U.S. EPA Issues Toxic Algae Guidelines

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Officials from the US Environmental Protection Agency released new guidelines this week to help communities deal with toxic algae in drinking water.

Ever since the Toledo drinking water crisis last summer, local governments and water quality officials have been asking the U.S. EPA to provide guidance for measuring, managing and preventing toxic algae in tap water coming from Lake Erie.

This week the agency said just how much algae should be considered toxic to humans. 

When it comes to microcystin, the culprit in Toledo’s crisis, the EPA said kids should not consume more than 0.3 parts per billion. Adults, no more than 1.6 parts per billion.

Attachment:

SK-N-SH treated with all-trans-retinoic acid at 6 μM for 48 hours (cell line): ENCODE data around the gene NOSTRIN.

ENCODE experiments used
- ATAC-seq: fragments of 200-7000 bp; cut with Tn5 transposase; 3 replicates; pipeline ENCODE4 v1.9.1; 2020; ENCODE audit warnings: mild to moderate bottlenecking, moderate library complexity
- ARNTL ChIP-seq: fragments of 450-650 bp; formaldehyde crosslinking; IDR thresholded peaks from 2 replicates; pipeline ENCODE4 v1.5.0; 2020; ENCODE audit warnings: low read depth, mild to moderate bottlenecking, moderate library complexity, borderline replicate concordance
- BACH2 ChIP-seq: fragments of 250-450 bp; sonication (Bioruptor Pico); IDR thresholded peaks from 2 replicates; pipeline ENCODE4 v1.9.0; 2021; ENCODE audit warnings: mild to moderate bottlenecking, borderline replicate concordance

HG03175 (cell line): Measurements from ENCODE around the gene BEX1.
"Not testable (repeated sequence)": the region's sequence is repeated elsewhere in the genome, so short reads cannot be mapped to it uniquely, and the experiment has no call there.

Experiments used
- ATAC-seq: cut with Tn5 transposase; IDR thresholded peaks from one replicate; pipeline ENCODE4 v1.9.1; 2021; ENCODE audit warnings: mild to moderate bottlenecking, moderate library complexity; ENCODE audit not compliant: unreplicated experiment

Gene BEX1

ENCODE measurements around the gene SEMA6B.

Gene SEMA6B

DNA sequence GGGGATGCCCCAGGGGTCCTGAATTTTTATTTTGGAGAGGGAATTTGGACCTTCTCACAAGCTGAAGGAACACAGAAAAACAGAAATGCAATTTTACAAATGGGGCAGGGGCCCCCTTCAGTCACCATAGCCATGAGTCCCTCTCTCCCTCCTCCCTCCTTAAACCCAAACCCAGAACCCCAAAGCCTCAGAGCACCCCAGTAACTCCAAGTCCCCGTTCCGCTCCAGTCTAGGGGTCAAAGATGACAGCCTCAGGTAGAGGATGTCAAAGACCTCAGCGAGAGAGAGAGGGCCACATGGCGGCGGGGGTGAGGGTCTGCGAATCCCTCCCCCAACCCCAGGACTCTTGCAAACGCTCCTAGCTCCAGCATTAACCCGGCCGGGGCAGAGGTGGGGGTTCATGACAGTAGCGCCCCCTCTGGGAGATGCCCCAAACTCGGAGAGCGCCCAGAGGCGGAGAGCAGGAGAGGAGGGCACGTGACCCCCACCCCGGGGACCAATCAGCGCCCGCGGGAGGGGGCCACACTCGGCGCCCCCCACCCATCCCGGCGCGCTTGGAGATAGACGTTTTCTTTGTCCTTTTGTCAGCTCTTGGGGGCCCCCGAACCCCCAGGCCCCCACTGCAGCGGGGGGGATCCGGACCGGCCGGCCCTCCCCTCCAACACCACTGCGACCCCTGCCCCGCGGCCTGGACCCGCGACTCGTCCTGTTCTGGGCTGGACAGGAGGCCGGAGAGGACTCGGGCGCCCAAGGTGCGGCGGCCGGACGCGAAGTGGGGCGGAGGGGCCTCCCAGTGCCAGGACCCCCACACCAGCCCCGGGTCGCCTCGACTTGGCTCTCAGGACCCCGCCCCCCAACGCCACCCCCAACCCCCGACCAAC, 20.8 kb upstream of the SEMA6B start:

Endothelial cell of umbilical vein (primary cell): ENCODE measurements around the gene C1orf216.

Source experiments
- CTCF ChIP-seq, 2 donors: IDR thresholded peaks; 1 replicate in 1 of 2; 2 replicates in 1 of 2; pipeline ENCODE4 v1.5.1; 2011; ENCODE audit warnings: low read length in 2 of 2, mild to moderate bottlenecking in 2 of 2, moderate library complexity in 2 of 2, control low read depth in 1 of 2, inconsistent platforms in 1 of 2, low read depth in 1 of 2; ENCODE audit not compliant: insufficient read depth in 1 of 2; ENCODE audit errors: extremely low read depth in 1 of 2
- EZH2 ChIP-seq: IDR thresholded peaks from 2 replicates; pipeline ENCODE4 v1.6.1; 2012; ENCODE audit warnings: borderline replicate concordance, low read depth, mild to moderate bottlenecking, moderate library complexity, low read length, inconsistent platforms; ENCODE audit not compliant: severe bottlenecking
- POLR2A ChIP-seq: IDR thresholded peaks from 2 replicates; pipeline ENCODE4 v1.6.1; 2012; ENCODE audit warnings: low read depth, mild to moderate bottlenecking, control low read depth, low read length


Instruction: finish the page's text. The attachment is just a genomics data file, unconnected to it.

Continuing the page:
Last summer, when Toledo residents were told not to drink their water for three days, microcystin levels measured as high as 1.6 parts per billion. 

"The health advisories speak to what states and local communities can do at the drinking water plant, but it’s also very important to keep in mind that we have to keep focusing on addressing the upstream sources of pollution that leads to the harmful algae blooms, in particular nutrients," said Peter Grevatt, the US.. EPA’s Director of the Office of Groundwater and Drinking Water. 

Scientists point to farm runoff as the main source of nutrient pollution that causes harmful algae blooms in Lake Erie.

The final health advisories regarding toxic algae will be completed by the agency in June.

 

Additional Information:

May 11 EPA public meeting online and in Washington D.C. on toxic algae

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